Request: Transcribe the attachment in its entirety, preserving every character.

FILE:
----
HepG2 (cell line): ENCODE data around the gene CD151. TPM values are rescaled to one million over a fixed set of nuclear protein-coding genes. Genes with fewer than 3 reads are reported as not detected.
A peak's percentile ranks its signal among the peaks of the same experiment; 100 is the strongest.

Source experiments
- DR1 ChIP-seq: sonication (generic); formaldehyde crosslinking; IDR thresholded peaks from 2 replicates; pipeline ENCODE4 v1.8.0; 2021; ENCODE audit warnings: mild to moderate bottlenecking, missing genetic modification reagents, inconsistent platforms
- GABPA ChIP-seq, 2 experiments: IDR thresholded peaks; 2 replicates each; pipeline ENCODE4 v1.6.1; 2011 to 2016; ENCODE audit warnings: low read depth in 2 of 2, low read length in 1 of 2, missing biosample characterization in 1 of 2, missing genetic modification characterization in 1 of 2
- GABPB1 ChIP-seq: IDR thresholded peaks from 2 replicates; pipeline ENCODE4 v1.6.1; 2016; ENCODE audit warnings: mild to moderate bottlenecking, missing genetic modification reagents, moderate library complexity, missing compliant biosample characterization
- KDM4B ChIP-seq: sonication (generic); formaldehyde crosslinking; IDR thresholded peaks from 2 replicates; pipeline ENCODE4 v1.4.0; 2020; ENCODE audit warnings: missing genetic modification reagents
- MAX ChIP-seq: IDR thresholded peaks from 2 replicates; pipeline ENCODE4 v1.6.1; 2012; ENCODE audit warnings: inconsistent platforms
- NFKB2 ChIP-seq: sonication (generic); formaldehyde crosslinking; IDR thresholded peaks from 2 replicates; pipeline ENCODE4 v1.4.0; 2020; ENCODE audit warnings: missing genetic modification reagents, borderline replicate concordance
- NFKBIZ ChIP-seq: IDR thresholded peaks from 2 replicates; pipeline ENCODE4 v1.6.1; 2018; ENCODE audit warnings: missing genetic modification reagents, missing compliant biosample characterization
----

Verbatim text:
HepG2 (cell line): ENCODE data around the gene CD151. TPM values are rescaled to one million over a fixed set of nuclear protein-coding genes. Genes with fewer than 3 reads are reported as not detected.
A peak's percentile ranks its signal among the peaks of the same experiment; 100 is the strongest.

Source experiments
- DR1 ChIP-seq: sonication (generic); formaldehyde crosslinking; IDR thresholded peaks from 2 replicates; pipeline ENCODE4 v1.8.0; 2021; ENCODE audit warnings: mild to moderate bottlenecking, missing genetic modification reagents, inconsistent platforms
- GABPA ChIP-seq, 2 experiments: IDR thresholded peaks; 2 replicates each; pipeline ENCODE4 v1.6.1; 2011 to 2016; ENCODE audit warnings: low read depth in 2 of 2, low read length in 1 of 2, missing biosample characterization in 1 of 2, missing genetic modification characterization in 1 of 2
- GABPB1 ChIP-seq: IDR thresholded peaks from 2 replicates; pipeline ENCODE4 v1.6.1; 2016; ENCODE audit warnings: mild to moderate bottlenecking, missing genetic modification reagents, moderate library complexity, missing compliant biosample characterization
- KDM4B ChIP-seq: sonication (generic); formaldehyde crosslinking; IDR thresholded peaks from 2 replicates; pipeline ENCODE4 v1.4.0; 2020; ENCODE audit warnings: missing genetic modification reagents
- MAX ChIP-seq: IDR thresholded peaks from 2 replicates; pipeline ENCODE4 v1.6.1; 2012; ENCODE audit warnings: inconsistent platforms
- NFKB2 ChIP-seq: sonication (generic); formaldehyde crosslinking; IDR thresholded peaks from 2 replicates; pipeline ENCODE4 v1.4.0; 2020; ENCODE audit warnings: missing genetic modification reagents, borderline replicate concordance
- NFKBIZ ChIP-seq: IDR thresholded peaks from 2 replicates; pipeline ENCODE4 v1.6.1; 2018; ENCODE audit warnings: missing genetic modification reagents, missing compliant biosample characterization